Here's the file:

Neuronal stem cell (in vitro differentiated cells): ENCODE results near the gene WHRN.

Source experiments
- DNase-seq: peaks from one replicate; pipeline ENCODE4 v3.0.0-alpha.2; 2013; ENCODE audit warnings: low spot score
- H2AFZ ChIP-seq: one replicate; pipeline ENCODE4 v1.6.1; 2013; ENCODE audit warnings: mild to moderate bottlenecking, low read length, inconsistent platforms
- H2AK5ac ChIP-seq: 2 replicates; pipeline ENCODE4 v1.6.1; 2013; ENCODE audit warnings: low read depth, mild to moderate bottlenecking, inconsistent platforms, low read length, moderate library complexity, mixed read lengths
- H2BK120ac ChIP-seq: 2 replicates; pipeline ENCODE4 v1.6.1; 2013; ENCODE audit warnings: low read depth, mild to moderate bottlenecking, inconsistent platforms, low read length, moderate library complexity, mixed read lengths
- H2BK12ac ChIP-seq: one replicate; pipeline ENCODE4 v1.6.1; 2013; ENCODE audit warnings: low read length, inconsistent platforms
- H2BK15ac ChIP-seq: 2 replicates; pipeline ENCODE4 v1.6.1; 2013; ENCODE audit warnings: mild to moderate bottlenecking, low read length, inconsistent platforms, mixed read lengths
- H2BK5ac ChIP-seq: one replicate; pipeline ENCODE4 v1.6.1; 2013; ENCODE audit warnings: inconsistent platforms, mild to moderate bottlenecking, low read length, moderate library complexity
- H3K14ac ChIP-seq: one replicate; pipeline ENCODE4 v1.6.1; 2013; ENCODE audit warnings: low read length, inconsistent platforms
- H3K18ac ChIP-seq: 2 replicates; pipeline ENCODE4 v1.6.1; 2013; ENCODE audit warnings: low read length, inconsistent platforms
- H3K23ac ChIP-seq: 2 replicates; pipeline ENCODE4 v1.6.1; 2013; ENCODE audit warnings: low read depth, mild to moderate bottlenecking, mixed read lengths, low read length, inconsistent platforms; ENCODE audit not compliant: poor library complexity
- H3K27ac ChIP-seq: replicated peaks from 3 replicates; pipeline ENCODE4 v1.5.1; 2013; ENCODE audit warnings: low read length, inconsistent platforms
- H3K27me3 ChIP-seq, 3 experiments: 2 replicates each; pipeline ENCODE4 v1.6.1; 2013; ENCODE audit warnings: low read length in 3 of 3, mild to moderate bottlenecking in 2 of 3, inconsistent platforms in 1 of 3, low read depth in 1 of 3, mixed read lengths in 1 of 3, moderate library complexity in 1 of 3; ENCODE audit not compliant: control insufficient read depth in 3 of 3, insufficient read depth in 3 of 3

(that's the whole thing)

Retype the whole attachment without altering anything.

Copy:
Neuronal stem cell (in vitro differentiated cells): ENCODE results near the gene WHRN.

Source experiments
- DNase-seq: peaks from one replicate; pipeline ENCODE4 v3.0.0-alpha.2; 2013; ENCODE audit warnings: low spot score
- H2AFZ ChIP-seq: one replicate; pipeline ENCODE4 v1.6.1; 2013; ENCODE audit warnings: mild to moderate bottlenecking, low read length, inconsistent platforms
- H2AK5ac ChIP-seq: 2 replicates; pipeline ENCODE4 v1.6.1; 2013; ENCODE audit warnings: low read depth, mild to moderate bottlenecking, inconsistent platforms, low read length, moderate library complexity, mixed read lengths
- H2BK120ac ChIP-seq: 2 replicates; pipeline ENCODE4 v1.6.1; 2013; ENCODE audit warnings: low read depth, mild to moderate bottlenecking, inconsistent platforms, low read length, moderate library complexity, mixed read lengths
- H2BK12ac ChIP-seq: one replicate; pipeline ENCODE4 v1.6.1; 2013; ENCODE audit warnings: low read length, inconsistent platforms
- H2BK15ac ChIP-seq: 2 replicates; pipeline ENCODE4 v1.6.1; 2013; ENCODE audit warnings: mild to moderate bottlenecking, low read length, inconsistent platforms, mixed read lengths
- H2BK5ac ChIP-seq: one replicate; pipeline ENCODE4 v1.6.1; 2013; ENCODE audit warnings: inconsistent platforms, mild to moderate bottlenecking, low read length, moderate library complexity
- H3K14ac ChIP-seq: one replicate; pipeline ENCODE4 v1.6.1; 2013; ENCODE audit warnings: low read length, inconsistent platforms
- H3K18ac ChIP-seq: 2 replicates; pipeline ENCODE4 v1.6.1; 2013; ENCODE audit warnings: low read length, inconsistent platforms
- H3K23ac ChIP-seq: 2 replicates; pipeline ENCODE4 v1.6.1; 2013; ENCODE audit warnings: low read depth, mild to moderate bottlenecking, mixed read lengths, low read length, inconsistent platforms; ENCODE audit not compliant: poor library complexity
- H3K27ac ChIP-seq: replicated peaks from 3 replicates; pipeline ENCODE4 v1.5.1; 2013; ENCODE audit warnings: low read length, inconsistent platforms
- H3K27me3 ChIP-seq, 3 experiments: 2 replicates each; pipeline ENCODE4 v1.6.1; 2013; ENCODE audit warnings: low read length in 3 of 3, mild to moderate bottlenecking in 2 of 3, inconsistent platforms in 1 of 3, low read depth in 1 of 3, mixed read lengths in 1 of 3, moderate library complexity in 1 of 3; ENCODE audit not compliant: control insufficient read depth in 3 of 3, insufficient read depth in 3 of 3